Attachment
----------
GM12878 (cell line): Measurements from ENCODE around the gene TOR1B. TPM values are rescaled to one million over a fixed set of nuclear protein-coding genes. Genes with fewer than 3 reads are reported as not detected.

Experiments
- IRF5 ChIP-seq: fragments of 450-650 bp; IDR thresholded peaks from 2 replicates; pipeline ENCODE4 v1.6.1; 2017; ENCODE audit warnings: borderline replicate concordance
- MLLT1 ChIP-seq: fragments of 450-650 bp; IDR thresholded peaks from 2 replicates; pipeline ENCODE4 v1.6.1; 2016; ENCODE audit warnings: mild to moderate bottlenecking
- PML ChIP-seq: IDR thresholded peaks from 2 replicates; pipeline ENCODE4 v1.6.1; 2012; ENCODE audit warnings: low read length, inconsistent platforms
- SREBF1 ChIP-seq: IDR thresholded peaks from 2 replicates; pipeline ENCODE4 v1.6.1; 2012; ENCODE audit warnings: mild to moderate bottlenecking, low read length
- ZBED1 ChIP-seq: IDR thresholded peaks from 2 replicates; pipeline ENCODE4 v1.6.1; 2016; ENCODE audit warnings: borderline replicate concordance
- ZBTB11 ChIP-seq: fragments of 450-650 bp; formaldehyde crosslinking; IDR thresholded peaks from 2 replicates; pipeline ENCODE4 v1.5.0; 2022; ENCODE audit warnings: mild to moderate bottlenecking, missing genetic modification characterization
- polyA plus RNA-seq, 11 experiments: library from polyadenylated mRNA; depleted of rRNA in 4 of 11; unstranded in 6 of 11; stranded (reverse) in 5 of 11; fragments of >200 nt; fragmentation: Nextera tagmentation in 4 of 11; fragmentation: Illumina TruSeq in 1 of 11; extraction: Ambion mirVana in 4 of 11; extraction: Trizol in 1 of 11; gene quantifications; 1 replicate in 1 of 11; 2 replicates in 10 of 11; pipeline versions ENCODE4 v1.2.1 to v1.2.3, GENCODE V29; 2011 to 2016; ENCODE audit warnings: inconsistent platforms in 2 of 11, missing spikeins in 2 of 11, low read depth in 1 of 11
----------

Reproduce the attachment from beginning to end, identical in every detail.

GM12878 (cell line): Measurements from ENCODE around the gene TOR1B. TPM values are rescaled to one million over a fixed set of nuclear protein-coding genes. Genes with fewer than 3 reads are reported as not detected.

Experiments
- IRF5 ChIP-seq: fragments of 450-650 bp; IDR thresholded peaks from 2 replicates; pipeline ENCODE4 v1.6.1; 2017; ENCODE audit warnings: borderline replicate concordance
- MLLT1 ChIP-seq: fragments of 450-650 bp; IDR thresholded peaks from 2 replicates; pipeline ENCODE4 v1.6.1; 2016; ENCODE audit warnings: mild to moderate bottlenecking
- PML ChIP-seq: IDR thresholded peaks from 2 replicates; pipeline ENCODE4 v1.6.1; 2012; ENCODE audit warnings: low read length, inconsistent platforms
- SREBF1 ChIP-seq: IDR thresholded peaks from 2 replicates; pipeline ENCODE4 v1.6.1; 2012; ENCODE audit warnings: mild to moderate bottlenecking, low read length
- ZBED1 ChIP-seq: IDR thresholded peaks from 2 replicates; pipeline ENCODE4 v1.6.1; 2016; ENCODE audit warnings: borderline replicate concordance
- ZBTB11 ChIP-seq: fragments of 450-650 bp; formaldehyde crosslinking; IDR thresholded peaks from 2 replicates; pipeline ENCODE4 v1.5.0; 2022; ENCODE audit warnings: mild to moderate bottlenecking, missing genetic modification characterization
- polyA plus RNA-seq, 11 experiments: library from polyadenylated mRNA; depleted of rRNA in 4 of 11; unstranded in 6 of 11; stranded (reverse) in 5 of 11; fragments of >200 nt; fragmentation: Nextera tagmentation in 4 of 11; fragmentation: Illumina TruSeq in 1 of 11; extraction: Ambion mirVana in 4 of 11; extraction: Trizol in 1 of 11; gene quantifications; 1 replicate in 1 of 11; 2 replicates in 10 of 11; pipeline versions ENCODE4 v1.2.1 to v1.2.3, GENCODE V29; 2011 to 2016; ENCODE audit warnings: inconsistent platforms in 2 of 11, missing spikeins in 2 of 11, low read depth in 1 of 11